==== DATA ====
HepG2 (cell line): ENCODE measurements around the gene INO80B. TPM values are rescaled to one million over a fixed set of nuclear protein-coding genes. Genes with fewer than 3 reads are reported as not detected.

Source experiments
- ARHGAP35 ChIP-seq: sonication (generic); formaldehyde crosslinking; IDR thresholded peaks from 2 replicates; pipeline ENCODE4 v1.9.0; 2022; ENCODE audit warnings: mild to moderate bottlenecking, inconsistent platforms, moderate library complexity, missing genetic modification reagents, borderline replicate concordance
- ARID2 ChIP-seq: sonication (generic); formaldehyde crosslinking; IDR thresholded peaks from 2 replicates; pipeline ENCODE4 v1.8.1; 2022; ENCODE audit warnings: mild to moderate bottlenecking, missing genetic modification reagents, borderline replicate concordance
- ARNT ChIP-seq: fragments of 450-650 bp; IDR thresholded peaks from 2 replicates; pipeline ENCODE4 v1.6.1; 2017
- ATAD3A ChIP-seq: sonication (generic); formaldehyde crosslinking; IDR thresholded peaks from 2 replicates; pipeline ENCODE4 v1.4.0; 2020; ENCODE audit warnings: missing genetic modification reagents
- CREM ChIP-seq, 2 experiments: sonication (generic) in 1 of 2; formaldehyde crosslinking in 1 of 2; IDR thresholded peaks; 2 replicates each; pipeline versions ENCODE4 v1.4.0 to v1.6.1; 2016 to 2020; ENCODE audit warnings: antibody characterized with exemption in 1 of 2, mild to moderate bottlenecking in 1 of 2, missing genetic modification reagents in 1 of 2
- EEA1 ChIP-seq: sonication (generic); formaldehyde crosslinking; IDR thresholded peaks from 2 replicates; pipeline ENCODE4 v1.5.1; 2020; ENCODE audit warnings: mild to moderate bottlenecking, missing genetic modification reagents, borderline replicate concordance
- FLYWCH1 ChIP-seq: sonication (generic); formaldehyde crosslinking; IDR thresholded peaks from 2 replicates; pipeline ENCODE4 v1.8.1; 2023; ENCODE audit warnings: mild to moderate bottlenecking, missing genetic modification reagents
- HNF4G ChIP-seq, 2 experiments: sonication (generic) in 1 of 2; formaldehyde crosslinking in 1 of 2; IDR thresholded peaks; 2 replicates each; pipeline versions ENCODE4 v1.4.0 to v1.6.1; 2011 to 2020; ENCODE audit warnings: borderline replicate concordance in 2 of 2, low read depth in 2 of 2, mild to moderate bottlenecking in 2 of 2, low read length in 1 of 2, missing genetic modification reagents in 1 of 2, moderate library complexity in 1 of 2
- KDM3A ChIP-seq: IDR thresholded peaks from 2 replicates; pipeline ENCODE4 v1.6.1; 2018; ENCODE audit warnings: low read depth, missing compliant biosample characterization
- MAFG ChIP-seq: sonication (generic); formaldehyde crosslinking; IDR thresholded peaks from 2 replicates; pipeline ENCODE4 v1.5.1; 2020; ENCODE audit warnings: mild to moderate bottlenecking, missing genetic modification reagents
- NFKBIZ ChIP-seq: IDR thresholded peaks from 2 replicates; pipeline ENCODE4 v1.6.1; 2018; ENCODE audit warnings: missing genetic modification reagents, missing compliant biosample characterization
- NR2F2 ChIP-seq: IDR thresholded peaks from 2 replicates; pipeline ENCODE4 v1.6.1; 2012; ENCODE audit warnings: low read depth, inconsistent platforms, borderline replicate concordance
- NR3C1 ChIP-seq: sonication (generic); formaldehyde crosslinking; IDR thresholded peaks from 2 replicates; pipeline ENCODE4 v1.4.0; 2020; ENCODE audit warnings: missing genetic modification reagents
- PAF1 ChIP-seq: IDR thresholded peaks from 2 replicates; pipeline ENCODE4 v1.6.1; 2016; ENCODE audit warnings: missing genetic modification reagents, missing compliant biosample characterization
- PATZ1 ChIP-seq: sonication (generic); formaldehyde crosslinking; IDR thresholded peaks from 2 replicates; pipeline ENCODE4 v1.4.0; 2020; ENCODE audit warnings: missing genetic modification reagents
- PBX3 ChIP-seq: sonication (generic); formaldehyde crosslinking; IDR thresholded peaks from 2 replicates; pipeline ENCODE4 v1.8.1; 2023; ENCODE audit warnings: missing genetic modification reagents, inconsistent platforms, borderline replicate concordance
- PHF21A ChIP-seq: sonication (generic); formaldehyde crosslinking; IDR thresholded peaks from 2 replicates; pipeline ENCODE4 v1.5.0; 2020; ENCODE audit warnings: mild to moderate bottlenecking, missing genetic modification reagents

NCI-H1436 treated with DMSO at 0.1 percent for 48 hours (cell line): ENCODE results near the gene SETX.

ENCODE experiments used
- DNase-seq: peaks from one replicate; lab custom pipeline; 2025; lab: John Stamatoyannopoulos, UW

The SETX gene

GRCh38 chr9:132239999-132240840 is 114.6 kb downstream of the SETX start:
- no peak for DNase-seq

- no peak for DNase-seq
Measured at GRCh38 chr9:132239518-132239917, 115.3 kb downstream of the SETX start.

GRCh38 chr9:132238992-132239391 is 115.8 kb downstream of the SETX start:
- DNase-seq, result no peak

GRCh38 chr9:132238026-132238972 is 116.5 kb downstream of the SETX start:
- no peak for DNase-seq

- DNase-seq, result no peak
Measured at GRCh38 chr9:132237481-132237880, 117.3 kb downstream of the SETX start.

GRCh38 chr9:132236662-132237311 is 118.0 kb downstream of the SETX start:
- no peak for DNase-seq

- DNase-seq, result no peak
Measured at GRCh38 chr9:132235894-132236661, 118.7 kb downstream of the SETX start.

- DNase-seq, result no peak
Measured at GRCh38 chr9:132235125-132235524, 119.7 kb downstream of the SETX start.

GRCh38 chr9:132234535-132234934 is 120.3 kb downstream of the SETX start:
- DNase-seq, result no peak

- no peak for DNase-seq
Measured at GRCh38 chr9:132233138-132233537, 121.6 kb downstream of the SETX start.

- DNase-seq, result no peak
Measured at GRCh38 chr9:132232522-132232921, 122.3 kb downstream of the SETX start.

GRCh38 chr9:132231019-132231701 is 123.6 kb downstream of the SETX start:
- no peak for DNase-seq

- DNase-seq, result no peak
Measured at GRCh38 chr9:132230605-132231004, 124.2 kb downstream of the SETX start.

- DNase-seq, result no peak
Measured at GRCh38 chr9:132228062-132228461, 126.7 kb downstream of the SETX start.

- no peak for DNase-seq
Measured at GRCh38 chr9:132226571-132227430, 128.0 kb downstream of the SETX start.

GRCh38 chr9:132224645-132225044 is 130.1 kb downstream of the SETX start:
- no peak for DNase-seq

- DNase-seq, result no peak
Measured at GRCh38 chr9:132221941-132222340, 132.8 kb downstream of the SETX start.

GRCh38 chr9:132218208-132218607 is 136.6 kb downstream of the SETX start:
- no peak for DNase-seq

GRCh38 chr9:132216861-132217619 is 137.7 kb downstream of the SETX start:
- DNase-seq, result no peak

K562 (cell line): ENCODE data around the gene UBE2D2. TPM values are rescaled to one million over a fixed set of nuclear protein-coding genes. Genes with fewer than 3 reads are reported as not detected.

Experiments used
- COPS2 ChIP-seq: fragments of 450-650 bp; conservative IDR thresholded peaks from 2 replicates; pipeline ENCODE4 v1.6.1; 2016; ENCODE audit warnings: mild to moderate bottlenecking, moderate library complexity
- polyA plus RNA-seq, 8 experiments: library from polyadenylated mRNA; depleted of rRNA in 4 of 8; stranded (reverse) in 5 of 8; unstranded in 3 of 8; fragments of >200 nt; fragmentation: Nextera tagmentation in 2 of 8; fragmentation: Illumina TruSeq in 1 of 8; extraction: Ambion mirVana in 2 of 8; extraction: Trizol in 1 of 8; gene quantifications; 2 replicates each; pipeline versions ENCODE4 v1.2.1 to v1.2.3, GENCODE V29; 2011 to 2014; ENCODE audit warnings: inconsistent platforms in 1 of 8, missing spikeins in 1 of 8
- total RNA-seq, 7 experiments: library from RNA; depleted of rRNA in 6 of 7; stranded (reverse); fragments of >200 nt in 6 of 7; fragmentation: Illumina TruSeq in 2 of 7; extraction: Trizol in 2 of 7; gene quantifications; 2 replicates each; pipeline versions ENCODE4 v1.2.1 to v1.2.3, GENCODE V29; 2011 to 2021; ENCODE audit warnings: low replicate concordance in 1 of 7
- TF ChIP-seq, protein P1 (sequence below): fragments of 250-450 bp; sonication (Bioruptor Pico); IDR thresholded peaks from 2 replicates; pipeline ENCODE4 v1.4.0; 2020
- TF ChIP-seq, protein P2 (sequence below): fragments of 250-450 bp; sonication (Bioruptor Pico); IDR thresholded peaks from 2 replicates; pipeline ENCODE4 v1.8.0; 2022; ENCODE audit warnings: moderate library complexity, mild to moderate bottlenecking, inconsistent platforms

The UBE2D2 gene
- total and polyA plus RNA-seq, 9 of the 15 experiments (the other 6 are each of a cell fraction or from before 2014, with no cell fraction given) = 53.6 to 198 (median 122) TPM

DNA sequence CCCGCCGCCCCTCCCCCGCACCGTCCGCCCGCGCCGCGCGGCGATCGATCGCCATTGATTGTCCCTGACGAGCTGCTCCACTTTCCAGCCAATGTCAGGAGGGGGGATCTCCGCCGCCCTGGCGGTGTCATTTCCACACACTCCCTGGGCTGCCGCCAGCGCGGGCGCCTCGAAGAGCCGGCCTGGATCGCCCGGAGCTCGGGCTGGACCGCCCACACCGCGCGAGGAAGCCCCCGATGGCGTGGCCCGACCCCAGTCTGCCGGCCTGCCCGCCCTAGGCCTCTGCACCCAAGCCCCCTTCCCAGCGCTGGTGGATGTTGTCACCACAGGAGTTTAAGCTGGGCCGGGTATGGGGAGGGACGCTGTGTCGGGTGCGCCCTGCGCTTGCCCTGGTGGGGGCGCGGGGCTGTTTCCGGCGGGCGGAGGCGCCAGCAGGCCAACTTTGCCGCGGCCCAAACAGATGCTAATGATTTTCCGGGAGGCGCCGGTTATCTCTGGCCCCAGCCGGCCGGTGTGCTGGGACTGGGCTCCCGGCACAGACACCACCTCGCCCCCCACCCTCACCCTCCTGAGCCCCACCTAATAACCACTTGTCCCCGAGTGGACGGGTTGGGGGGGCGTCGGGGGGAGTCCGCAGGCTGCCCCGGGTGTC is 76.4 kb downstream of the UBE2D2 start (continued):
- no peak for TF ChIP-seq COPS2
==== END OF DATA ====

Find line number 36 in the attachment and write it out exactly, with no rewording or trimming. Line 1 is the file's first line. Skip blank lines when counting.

- DNase-seq, result no peak